The effect of fresh gas flow rate and type of anesthesia machine on time to reach target sevoflurane concentration

Hye Won Shin, Hae Na Yu, Go Eun Bae, Hyub Huh, Ji Yong Park, Ji Young Kim

Research output: Contribution to journalArticle

5 Citations (Scopus)

Abstract

Background: Anesthesia machines have been developed by the application of new technology for rapid and easier control of anesthetic concentration. In this study, we used a test lung to investigate whether the time taken to reach the target sevoflurane concentration varies with the rate of fresh gas flow (FGF) and type of anesthesia machine (AM). Methods: We measured the times taken to reach the target sevoflurane concentration (2 minimum alveolar concentration = 4%) at variable rates of FGF (0.5, 1, or 3 L/min) and different types of AM (Primus®, Perseus®, and Zeus® [Zeus®-F; Zeus® fresh gas mode, Zeus®-A; Zeus® auto-mode]). Concomitant ventilation was supplied using 100% O2. The AMs were connected to a test lung. A sevoflurane vaporizer setting of 6% was used in Primus®, Perseus®, and Zeus®-F; a target end-tidal setting of 4% was used in Zeus®-A (from a vaporizer setting of 0%). The time taken to reach the target concentration was measured in every group. Results: When the same AM was used (Primus®, Perseus®, or Zeus®-F), the times to target concentration shortened as the FGF rate increased (P < 0.05). Conversely, when the same FGF rate was used, but with different AMs, the time to target concentration was shortest in Perseus®, followed by Primus®, and finally by Zeus®-F (P < 0.05). With regards to both modes of Zeus®, at FGF rates of 0.5 and 1 L/min, the time to target concentration was shorter in Zeus®-A than in Zeus®-F; however, the time was longer in Zeus®-A than in Zeus®-F at FGF rate of 3 L/min (P < 0.05). Conclusion: Shorter times taken to reach the target concentration were associated with high FGF rates, smaller internal volume of the AM, proximity of the fresh gas inlets to patients, absence of a decoupling system, and use of blower-driven ventilators in AM.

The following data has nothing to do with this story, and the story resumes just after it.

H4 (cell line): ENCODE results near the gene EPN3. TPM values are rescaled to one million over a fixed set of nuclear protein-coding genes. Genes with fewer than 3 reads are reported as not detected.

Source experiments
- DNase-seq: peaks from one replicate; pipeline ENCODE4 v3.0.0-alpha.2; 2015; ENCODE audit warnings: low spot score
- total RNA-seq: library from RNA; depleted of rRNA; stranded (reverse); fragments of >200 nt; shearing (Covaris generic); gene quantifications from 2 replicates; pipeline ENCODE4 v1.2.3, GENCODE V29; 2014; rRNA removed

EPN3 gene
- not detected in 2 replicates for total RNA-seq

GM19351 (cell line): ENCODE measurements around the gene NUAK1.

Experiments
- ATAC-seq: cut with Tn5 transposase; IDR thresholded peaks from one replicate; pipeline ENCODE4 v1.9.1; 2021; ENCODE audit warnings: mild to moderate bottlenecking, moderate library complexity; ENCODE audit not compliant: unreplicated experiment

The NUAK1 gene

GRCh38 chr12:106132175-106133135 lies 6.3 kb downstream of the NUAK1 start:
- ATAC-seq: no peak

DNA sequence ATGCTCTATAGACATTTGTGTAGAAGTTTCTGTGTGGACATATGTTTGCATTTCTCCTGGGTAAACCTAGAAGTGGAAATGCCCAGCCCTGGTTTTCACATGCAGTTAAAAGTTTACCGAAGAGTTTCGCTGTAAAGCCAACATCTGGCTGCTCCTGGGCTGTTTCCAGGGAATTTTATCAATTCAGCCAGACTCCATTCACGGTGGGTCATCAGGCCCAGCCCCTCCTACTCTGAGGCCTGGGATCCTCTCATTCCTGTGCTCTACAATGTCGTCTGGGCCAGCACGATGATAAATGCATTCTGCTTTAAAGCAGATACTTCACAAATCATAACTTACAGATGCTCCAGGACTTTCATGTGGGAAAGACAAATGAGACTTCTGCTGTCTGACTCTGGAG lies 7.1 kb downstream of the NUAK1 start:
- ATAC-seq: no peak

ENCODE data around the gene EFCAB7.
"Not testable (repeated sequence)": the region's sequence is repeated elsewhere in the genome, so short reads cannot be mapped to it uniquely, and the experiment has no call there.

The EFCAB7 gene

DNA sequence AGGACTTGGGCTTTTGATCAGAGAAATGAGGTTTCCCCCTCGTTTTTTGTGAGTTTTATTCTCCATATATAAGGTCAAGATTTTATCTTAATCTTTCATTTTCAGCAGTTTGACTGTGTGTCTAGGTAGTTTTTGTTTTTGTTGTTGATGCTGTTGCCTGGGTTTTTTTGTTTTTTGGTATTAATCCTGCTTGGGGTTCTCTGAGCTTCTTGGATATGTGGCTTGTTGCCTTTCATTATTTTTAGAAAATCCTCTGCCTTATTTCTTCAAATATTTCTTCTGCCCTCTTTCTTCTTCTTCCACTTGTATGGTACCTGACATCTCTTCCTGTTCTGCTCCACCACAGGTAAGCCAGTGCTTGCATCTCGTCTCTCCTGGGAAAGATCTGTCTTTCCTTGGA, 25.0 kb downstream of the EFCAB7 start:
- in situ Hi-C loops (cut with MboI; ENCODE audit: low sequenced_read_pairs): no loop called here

Original languageEnglish
Article number10
JournalBMC Anesthesiology
Volume17
Issue number1
DOIs
Publication statusPublished - 2017 Jan 19

Keywords

  • Equipment design
  • Inhalation anesthetics
  • Ventilation

ASJC Scopus subject areas

  • Anesthesiology and Pain Medicine

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